12. 12. CORTICAL DESTRUCTION Cortical destruction is a common finding, and not very useful in distinguishing between malignant and benign lesions. Complete destruction may be seen in high-grade malignant lesions, but also in locally aggressive benign lesions like EG and osteomyelitis. More uniform cortical bone destruction can be found in benign and low-grade malignant lesions. Endosteal scalloping of the cortical bone can be seen in benign lesions like FD and low-grade chondrosarcoma.
  13. 13. The images on the left show irregular cortical destruction in an osteosarcoma (left) and cortical destruction with aggressive periosteal reaction in Ewing's sarcoma.
  14. 14. In ballooning the destruction of endosteal cortical bone and the addition of new bone on the outside occur at the same rate, resulting in expansion. This 'neocortex' can be smooth and uninterrupted, but may also be focally interrupted in more aggressive lesions like GCT. left: Chondromyxoid fibroma A benign, well-defined, expansile lesion with regular destruction of cortical bone and a peripheral layer of new bone. right: Giant cell tumor A locally aggressive lesion with cortical destruction, expansion and a thin, interrupted peripheral layer of new bone. Notice the wide zone of transition towards the marrow cavity, which is a sign of aggressive behavior.
  15. 15. In the group of malignant small round cell tumors which include Ewing's sarcoma, bone lymphoma and small cell osteosarcoma, the cortex may appear almost normal radiographically, while there is permeative growth throughout the Haversian channels. These tumors may be accompanied by a large soft tissue mass while there is almost no visible bone destruction. The image on the left shows an Ewing's sarcoma with permeative growth through the Haversian channels accompanied by a large soft tissue mass. The radiograph does not shown any signs of cortical destruction.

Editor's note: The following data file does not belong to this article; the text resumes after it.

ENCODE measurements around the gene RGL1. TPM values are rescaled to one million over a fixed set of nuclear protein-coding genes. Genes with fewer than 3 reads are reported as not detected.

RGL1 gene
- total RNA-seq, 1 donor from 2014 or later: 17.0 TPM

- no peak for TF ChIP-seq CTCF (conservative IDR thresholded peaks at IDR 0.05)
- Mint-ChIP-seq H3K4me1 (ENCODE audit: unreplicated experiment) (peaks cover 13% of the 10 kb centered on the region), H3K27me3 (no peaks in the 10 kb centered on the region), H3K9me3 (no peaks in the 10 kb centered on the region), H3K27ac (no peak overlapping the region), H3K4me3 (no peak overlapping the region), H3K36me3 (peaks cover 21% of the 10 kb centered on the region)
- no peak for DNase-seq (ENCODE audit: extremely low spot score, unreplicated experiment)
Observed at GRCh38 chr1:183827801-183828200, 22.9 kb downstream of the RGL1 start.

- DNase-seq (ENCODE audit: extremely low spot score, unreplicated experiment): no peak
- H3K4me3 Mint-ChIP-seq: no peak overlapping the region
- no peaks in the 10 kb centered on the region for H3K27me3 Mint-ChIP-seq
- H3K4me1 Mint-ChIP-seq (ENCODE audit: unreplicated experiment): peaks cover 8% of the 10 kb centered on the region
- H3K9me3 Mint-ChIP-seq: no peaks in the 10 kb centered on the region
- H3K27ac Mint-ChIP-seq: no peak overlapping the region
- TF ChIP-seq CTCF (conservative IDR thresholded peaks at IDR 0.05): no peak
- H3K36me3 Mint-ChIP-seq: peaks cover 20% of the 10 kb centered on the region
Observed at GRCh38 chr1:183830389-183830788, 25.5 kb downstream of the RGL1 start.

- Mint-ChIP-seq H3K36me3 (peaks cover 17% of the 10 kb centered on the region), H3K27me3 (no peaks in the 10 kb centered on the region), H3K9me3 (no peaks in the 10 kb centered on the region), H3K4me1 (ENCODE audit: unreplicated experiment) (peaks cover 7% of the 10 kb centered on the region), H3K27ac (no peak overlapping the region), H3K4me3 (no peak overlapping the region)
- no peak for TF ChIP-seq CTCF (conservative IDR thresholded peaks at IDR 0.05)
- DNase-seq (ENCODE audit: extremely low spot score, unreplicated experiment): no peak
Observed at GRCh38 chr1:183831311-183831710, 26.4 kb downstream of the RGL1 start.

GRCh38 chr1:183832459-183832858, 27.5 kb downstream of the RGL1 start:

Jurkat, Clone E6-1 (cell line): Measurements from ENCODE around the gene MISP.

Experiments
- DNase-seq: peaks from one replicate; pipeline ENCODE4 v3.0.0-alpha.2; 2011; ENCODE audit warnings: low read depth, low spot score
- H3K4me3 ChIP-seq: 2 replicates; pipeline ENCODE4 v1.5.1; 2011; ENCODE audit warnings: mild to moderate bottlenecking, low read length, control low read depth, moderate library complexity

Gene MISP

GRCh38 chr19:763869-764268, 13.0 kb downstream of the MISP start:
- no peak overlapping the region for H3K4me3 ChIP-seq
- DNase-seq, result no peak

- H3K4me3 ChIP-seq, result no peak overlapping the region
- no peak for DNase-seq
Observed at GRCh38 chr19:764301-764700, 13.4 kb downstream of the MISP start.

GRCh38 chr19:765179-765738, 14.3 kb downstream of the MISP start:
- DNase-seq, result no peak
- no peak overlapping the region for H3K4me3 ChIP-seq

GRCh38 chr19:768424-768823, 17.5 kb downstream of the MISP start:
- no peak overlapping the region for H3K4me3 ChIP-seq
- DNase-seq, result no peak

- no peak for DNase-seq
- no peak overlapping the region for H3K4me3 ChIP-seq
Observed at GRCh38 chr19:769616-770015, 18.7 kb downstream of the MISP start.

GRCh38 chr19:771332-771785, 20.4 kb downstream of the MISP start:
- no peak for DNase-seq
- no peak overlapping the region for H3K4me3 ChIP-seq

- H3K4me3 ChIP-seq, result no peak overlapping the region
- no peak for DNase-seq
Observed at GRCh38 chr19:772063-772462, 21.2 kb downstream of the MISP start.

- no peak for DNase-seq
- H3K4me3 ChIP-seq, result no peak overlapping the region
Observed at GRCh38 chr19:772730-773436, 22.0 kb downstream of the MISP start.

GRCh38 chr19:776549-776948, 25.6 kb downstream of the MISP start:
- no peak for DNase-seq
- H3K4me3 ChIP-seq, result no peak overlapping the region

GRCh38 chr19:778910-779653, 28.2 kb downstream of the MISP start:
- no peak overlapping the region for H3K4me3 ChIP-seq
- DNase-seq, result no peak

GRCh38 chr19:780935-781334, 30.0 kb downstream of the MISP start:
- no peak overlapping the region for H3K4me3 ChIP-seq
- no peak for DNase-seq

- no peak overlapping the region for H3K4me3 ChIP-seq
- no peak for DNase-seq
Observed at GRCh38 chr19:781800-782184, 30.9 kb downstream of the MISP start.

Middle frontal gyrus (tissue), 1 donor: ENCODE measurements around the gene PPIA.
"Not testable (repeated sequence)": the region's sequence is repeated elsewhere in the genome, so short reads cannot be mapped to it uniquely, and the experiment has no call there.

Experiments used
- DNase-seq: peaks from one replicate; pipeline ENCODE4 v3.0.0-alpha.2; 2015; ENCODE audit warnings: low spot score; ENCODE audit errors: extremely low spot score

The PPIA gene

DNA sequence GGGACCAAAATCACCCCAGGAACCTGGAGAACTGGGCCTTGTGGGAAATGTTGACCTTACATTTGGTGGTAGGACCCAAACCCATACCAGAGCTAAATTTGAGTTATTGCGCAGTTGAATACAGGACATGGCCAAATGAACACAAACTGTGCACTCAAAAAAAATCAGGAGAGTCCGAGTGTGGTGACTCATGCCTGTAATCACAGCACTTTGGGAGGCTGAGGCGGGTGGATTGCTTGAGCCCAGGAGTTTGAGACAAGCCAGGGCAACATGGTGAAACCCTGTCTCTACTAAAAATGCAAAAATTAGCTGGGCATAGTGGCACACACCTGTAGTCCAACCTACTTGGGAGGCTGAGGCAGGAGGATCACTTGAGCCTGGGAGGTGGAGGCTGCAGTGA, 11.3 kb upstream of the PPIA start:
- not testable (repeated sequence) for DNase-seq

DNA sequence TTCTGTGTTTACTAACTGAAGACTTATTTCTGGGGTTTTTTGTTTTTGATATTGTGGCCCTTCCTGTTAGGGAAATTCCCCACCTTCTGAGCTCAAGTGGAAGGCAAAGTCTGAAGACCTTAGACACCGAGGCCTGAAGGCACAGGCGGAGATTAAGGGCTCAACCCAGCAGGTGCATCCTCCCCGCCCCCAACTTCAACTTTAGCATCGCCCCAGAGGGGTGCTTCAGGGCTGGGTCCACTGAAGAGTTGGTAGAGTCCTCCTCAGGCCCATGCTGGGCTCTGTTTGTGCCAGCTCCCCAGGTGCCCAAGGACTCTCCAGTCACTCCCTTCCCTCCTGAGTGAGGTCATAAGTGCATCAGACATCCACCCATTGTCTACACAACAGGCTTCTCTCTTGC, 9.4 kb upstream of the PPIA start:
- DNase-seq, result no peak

16. 16. Location within the skeleton The location of a bone lesion within the skeleton can be a clue in the differential diagnosis. The illustration on the left shows the preferred locations of the most common bone tumors. In some locations, such as in the humerus or around the knee, almost all bone tumors may be found.
  17. 17. LOCATION OF THE TUMORS IN THE SKELETON Hemangioma spine, ribs, craniofacial bones, femur, tibia •Lymphoma femur, tibia, humerus, iliac bone, vertebra •Metastases vertebrae, ribs, pelvis, femur, humerus •Non Ossifying Fibroma tibia, femur, fibula, humerus •Osteoid osteoma femur, tibia, spine, tarsal bone, phalanx •Osteoblastoma spine, tarsal bone (calc), femur, tibia, humerus •Osteochondroma femur, humerus, tibia, fibula, pelvis •Osteomyelitis femur, tibia, humerus, fibula, radius •Osteosarcoma femur, tibia, humerus, fibula, iliac bone •Solitary Bone Cyst proximal humerus, proximal femur, calcaneal bone, iliac bone •Aneurysmal Bone Cyst tibia, femur, fibula, spine, humerus •Adamantinoma tibia shaft, mandible •Chondroblastoma femur, humerus, tibia, tarsal bone (calc), patella •Chondromyxoid fibroma tibia, femur, tarsal bone, phalanx foot, fibula •Chondrosarcoma femur, rib, iliac bone, humerus, tibia •Chordoma sacrococcygeal, spheno-occipital, cervical, lumbar, thoracic •Eosinophilic Granuloma femur, skull, iliac bone, rib, vertebra •Enchondroma phalanges of hands and feet, femur, humerus, metacarpals, rib •Ewing's sarcoma femur, iliac bone, fibula, rib, tibia •Fibrous dysplasia femur, tibia, rib, skull, humerus •Giant Cell Tumor femur, tibia, fibula, humerus, distal radius